Leipzig Gewandhaus Orchestra

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For better or worse the cobwebs have been blown away. On Wednesday, the Leipzig Gewandhaus Orchestra made its first appearance at the Proms with its current music director, Riccardo Chailly. Since the fall of the Berlin Wall the Leipzig orchestra has been a frequent visitor to London and there has been ample opportunity to sample its impeccable, old-school playing of the German classics, albeit in sometimes sleepy performances.

Chailly has woken them up. Beethoven’s “Coriolan” Overture made an urgent opening to Wednesday’s concert, swiftly paced and with lithe playing. Then he set off with a light, fleet tread into the rhythmic footsteps that propel the first movement of Beethoven’s Violin Concerto on its way.

Everything was clear-headed – no deep, Germanic soul-searching here – and the young soloist, Viviane Hagner, complemented Chailly with her fresh, sweet playing. The performance was always true to itself, even if it made the concerto seem a smaller piece than usual.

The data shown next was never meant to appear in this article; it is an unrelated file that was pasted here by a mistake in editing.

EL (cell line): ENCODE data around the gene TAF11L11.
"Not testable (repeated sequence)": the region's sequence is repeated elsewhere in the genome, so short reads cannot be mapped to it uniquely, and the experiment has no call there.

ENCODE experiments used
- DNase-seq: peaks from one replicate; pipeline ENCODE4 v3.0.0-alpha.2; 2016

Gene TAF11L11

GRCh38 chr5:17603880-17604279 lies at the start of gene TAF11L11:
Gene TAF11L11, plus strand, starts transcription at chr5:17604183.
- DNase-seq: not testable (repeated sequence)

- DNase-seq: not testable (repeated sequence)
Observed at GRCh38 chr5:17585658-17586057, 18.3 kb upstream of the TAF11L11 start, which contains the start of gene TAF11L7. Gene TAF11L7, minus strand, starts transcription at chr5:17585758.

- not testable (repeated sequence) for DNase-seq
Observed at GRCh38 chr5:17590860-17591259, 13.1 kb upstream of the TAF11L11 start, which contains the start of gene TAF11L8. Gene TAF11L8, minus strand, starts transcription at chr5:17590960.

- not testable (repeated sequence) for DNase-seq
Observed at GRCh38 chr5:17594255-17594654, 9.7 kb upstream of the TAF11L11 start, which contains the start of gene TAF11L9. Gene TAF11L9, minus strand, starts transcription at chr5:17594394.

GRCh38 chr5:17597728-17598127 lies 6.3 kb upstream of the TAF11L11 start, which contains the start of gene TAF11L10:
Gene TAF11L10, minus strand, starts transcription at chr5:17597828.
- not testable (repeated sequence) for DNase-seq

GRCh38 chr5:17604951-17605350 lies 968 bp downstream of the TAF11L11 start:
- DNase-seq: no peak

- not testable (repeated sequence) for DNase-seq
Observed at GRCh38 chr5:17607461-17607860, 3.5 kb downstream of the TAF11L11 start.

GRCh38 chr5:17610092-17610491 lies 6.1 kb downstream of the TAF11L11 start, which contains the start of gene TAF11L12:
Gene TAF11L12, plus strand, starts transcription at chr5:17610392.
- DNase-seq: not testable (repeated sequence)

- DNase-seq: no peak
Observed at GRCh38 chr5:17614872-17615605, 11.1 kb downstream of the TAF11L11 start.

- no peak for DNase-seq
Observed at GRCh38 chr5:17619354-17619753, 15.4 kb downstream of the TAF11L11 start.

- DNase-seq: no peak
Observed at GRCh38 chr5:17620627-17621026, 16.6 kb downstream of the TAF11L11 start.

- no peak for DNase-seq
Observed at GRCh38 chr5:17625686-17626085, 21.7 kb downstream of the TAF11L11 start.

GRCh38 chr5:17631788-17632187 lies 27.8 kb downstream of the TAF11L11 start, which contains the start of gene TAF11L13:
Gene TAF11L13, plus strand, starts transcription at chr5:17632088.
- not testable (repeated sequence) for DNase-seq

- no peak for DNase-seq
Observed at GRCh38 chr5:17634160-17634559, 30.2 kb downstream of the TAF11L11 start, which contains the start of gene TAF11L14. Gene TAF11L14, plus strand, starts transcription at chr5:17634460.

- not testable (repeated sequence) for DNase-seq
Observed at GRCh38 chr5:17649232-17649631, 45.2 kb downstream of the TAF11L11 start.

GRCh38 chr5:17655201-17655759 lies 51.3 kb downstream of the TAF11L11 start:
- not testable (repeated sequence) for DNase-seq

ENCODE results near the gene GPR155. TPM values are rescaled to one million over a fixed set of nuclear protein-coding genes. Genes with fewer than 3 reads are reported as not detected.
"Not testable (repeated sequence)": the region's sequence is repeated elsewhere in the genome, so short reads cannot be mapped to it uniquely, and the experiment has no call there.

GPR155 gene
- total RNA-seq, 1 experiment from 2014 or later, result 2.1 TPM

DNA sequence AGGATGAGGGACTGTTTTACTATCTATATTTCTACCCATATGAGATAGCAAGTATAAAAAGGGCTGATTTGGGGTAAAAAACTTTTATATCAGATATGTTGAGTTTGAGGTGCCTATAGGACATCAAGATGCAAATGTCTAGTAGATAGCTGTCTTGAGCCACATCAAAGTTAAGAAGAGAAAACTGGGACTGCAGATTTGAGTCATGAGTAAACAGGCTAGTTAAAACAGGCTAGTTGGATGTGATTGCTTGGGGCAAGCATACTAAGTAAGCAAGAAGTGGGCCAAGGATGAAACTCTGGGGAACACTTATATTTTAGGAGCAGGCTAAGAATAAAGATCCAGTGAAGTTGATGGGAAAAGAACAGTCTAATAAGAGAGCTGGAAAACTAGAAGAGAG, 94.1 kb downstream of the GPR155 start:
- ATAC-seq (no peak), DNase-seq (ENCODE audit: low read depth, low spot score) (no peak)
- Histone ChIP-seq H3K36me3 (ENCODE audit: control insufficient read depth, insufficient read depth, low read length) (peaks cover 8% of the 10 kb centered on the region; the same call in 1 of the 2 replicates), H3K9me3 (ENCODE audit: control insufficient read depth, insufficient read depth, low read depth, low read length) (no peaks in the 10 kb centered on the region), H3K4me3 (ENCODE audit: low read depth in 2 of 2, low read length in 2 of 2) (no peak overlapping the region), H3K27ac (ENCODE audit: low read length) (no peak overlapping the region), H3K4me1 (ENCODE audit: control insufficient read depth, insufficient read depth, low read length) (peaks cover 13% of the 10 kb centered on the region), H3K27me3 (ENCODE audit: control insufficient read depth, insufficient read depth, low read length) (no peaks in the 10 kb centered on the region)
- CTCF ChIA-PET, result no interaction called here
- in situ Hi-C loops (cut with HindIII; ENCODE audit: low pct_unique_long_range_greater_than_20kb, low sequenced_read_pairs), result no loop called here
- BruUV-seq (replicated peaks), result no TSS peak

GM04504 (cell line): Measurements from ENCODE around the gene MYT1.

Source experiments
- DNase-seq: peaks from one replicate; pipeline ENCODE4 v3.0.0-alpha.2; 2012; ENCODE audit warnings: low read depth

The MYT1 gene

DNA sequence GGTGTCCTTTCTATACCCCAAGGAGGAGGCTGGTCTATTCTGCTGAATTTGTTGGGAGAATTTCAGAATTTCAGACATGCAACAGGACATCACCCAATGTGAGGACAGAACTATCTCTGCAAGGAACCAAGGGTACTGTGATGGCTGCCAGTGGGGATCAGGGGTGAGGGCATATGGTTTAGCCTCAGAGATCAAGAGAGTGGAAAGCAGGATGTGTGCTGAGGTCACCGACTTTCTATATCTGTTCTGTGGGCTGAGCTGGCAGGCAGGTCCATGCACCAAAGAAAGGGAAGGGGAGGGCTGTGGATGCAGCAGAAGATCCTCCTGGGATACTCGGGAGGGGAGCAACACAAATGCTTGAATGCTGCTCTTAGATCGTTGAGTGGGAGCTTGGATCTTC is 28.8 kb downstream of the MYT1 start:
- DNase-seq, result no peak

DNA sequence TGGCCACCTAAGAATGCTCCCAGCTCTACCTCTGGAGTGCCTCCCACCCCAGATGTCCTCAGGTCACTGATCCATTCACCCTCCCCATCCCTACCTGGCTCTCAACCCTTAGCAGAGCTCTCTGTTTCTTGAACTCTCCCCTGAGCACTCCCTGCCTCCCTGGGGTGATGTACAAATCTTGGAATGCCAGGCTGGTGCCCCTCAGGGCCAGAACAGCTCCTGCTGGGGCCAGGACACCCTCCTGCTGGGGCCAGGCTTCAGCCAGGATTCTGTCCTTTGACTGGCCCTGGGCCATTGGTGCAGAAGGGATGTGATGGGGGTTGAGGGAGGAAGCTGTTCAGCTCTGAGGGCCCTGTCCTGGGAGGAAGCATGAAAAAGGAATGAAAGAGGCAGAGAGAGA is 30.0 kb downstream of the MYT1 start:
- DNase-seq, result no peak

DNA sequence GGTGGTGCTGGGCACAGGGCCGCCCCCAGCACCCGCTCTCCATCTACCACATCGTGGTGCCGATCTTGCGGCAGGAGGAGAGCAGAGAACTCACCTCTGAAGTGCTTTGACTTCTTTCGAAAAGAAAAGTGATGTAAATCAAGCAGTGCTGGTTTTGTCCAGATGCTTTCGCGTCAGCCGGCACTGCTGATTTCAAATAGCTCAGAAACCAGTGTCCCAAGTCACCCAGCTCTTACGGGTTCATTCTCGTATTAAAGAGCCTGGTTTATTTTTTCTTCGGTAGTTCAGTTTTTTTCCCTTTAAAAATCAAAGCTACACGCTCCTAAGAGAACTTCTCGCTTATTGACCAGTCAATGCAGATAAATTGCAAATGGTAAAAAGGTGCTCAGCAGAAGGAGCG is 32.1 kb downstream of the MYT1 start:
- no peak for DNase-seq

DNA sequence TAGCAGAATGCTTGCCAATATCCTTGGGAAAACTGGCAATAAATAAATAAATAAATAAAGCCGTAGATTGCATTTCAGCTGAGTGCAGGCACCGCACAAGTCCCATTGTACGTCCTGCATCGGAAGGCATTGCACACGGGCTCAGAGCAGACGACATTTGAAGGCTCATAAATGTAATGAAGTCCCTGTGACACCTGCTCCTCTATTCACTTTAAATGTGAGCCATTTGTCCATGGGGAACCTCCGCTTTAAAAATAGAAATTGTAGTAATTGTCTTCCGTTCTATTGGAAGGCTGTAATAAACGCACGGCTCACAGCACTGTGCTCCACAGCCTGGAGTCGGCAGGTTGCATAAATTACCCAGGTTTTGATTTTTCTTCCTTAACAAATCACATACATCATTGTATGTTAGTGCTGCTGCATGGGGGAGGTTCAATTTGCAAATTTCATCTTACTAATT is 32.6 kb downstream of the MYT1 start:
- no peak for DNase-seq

That was certainly not the case with Brahms’s Symphony No.4 after the interval. Chailly lit a fire under the symphony, burning up from its classically conceived foundations until the flames licked around the summit of the finale in a highly dramatised final conflagration. All this was a world away from the autumnal, laid-back performances of the Brahms symphonies that Kurt Masur gave with the Leipzig Orchestra so widely in the 1990s. Nothing that Chailly did could be taken for granted. And yet that aristocratic Leipzig sense of balance and proportion was gone, replaced here by a tight, tense sound with edgy strings, strident brass and over-aggressive timpani, not always pleasing to hear. Perhaps Chailly and his Leipzig musicians still need a year or two to get to know each other better.

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